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New Jersey and California Kick Off 2024 With Pro-Immigrant Wins

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2024 kicked off with two historic wins for hundreds of thousands of immigrant families on opposite coasts of the nation. California has become the first in the country to open state health care insurance to all eligible undocumented adults. In New Jersey, workers and advocates celebrated new law ensuring housekeepers, caretakers, and other domestic workers have the same basic rights and protections as other workers.

“Beginning Jan. 1, for the first time, undocumented immigrants of all ages will qualify for Medi-Cal, the state’s health insurance program for extremely low-income people,” Cal Matters reported on the expansion of health care to an additional 700,000 undocumented residents in California. This historic expansion opens state health care insurance to eligible immigrants who would otherwise qualify for the program for low-income Californians. It’s the final stage in a years-long process that began with opening health care coverage to all children regardless of immigration status, “and is due to the efforts of advocates trekking to the Capitol to plead their case,” Cal Matters continued.

Not only is this humane policy, it’s effective public health policy, because a healthier population benefits everyone. It’s also a matter of fairness, treating eligible, taxpaying immigrants the same as other Californians. Undocumented immigrants in California pay more than $3.6 billion in local and state taxes annually but remain barred from certain services due to their immigration status. DACA recipients, meanwhile, pay more than $1 billion in local and state taxes annually (the Biden administration last year announced a new policy opening the Affordable Care Act to this population).  

“When we talk to people who are impacted by this [expansion], the difference it makes in their lives is something that truly numbers and words cannot even describe,” Sarah Dar, policy director for the California Immigrant Policy Center, told Cal Matters. “In many cases people have lived for decades without any kind of health care whatsoever.”

Our own Ruth Delgado, who lives in New Jersey, highlighted the signing into law of the New Jersey Domestic Workers’ Bill of Rights, which guarantees domestic workers their meal and rest breaks, a weekly day of rest, mandatory employment contracts, and as well as ensures protections against unscrupulous and abusive bosses, among numerous provisions. Domestic workers and advocates cheered and applauded after Democratic Governor Phil Murphy signed the bill into law (he also retweeted Ruth’s tweet!).

Many likely assume domestic workers were already guaranteed these basic workplace rights, “but they were deliberately excluded from many foundational labor laws made during the New Deal era,” Domestic Workers Alliance leader Ai-jen Poo, who has been instrumental in championing a federal Domestic Workers Bill of Rights Act, said in 2019. This has unquestionably hurt immigrants and women of color, who make up many of the more than two million people who work as domestic workers across the U.S. In New Jersey, 50,000 residents work as domestic workers.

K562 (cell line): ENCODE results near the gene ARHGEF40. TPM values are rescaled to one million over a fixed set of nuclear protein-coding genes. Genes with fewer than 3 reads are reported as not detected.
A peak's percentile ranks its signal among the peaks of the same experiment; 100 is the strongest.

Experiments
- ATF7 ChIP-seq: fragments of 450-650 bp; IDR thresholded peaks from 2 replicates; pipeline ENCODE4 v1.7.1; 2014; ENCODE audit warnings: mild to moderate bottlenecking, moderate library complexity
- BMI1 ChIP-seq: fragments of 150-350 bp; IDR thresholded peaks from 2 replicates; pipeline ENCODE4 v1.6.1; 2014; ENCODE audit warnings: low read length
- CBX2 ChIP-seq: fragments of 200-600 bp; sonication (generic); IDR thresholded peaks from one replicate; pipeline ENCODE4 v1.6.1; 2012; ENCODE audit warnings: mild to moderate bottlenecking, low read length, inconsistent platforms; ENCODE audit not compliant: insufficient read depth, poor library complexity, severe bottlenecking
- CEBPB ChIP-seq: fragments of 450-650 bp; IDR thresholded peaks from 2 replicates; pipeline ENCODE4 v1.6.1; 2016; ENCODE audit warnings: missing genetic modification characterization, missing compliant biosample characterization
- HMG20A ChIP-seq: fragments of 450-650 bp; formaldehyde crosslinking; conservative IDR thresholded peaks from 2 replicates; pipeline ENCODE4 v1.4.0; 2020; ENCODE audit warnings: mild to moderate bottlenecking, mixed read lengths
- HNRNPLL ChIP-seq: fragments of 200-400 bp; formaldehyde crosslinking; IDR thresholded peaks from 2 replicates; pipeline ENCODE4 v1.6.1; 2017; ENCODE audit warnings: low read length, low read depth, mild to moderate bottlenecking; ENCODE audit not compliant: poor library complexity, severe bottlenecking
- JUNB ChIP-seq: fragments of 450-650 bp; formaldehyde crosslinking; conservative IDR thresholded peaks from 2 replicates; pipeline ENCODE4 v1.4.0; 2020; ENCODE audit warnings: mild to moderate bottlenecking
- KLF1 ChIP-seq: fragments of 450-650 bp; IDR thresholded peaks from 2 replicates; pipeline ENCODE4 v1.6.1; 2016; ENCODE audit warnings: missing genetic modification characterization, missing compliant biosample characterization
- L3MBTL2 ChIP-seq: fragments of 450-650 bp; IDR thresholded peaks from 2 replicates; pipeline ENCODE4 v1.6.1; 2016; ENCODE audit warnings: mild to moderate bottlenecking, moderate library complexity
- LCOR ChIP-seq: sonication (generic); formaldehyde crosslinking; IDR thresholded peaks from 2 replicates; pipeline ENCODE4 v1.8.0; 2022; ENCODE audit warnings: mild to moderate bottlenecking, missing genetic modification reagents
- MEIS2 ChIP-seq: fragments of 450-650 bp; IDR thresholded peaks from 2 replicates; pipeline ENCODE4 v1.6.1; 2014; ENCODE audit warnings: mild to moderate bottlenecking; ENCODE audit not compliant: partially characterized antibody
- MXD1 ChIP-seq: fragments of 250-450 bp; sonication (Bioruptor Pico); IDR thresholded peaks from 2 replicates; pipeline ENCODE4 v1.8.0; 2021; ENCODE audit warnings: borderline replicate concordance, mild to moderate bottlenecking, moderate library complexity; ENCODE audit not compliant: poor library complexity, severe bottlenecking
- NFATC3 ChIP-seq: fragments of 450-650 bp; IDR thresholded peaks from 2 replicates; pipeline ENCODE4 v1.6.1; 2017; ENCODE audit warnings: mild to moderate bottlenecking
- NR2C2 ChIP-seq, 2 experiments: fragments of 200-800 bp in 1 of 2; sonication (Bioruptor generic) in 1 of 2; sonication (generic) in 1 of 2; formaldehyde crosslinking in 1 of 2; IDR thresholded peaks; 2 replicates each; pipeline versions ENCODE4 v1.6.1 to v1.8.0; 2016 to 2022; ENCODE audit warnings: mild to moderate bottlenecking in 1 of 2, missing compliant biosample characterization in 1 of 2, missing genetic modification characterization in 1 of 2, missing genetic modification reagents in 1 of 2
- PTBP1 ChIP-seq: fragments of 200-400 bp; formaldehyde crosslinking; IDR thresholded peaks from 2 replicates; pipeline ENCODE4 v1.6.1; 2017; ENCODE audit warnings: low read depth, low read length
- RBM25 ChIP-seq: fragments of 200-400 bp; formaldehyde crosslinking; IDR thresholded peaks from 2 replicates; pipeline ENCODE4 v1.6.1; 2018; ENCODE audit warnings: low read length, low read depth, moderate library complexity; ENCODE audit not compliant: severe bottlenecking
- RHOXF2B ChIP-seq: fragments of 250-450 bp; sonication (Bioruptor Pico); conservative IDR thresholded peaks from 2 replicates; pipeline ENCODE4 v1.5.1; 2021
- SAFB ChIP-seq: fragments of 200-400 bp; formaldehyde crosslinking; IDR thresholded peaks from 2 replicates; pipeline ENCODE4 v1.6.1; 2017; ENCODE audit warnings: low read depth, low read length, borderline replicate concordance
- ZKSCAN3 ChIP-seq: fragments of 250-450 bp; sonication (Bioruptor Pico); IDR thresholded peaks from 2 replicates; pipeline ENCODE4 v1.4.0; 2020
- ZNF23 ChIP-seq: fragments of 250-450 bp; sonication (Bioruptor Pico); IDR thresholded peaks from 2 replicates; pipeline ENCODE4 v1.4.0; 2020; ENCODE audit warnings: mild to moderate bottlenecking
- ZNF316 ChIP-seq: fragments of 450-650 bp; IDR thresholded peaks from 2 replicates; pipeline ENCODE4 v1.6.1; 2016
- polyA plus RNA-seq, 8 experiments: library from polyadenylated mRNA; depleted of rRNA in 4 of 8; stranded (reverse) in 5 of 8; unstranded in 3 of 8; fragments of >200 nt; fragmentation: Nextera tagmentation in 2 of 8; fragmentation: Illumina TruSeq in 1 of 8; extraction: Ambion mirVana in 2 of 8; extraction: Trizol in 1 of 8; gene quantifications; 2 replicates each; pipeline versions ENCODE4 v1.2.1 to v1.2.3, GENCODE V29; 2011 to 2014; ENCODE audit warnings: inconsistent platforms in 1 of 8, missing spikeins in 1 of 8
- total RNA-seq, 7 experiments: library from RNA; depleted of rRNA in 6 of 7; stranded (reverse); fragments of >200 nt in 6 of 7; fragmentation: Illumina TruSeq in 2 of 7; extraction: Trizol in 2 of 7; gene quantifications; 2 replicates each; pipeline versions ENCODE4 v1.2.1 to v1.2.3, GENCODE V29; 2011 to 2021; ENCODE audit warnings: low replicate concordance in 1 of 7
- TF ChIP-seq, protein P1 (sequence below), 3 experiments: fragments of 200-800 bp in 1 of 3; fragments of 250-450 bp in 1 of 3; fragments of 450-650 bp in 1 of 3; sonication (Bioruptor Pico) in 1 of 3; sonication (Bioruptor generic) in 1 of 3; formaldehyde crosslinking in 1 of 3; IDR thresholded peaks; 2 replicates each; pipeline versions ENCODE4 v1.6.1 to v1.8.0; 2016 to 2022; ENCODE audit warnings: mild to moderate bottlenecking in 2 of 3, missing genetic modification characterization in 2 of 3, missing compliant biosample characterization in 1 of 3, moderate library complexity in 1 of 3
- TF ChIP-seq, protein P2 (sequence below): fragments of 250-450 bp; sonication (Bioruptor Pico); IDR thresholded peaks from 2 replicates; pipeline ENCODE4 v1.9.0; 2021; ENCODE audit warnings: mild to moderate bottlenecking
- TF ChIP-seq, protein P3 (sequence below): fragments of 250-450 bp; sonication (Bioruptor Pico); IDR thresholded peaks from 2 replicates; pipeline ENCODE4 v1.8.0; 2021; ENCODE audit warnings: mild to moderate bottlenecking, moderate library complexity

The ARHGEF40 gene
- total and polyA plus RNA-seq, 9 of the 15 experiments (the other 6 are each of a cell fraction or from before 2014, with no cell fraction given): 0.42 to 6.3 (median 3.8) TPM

“This law establishes basic legal rights for New Jersey’s 50,000 workers, many of whom are experiencing wage theft, denial of breaks, and lack of sick leave,” said state senator and bill sponsor Britnee Timberlake. “Domestic workers care for families and homes across our state. They deserve basic rights and dignity.” The bill’s passage was a particularly poignant moment for Timberlake, and not just because it was her bill. She shared that her grandmother was a domestic worker. “In honor of my grandmother, Mary L. Whitely, a career domestic worker who cared for countless children and worked long, hard hours, I am very proud to see my bill signed into law,” she said.

Domestic worker Sandy Castro was among workers to witness the bill’s passage in the state assembly earlier this month. “It’s a very big win for us,” she told the New Jersey Monitor.

“It feels good to see it come to fruition after sacrificing so much time, so many days, to continue this fight.”

But New Jersey wasn’t done just yet passing legislation to create a more inclusive state. Other bills signed into law by Governor Murphy require state agencies to update their demographic data collection methods, as well as require government agencies to provide vital documents and translation services in multiple languages.

“Language barriers can make it very difficult for New Jersey’s immigrant communities to navigate government programs and access important information, services and worker protections as they make our state their home,” said NJ Human Services’ Office of New Americans Director Johanna Calle. “The new laws signed by Governor Murphy today will break down these barriers and reinforce New Jersey’s commitment to supporting and building trust with the communities we serve. NJ Human Services is grateful to Governor Murphy and our legislative partners for the doors these new laws will open.”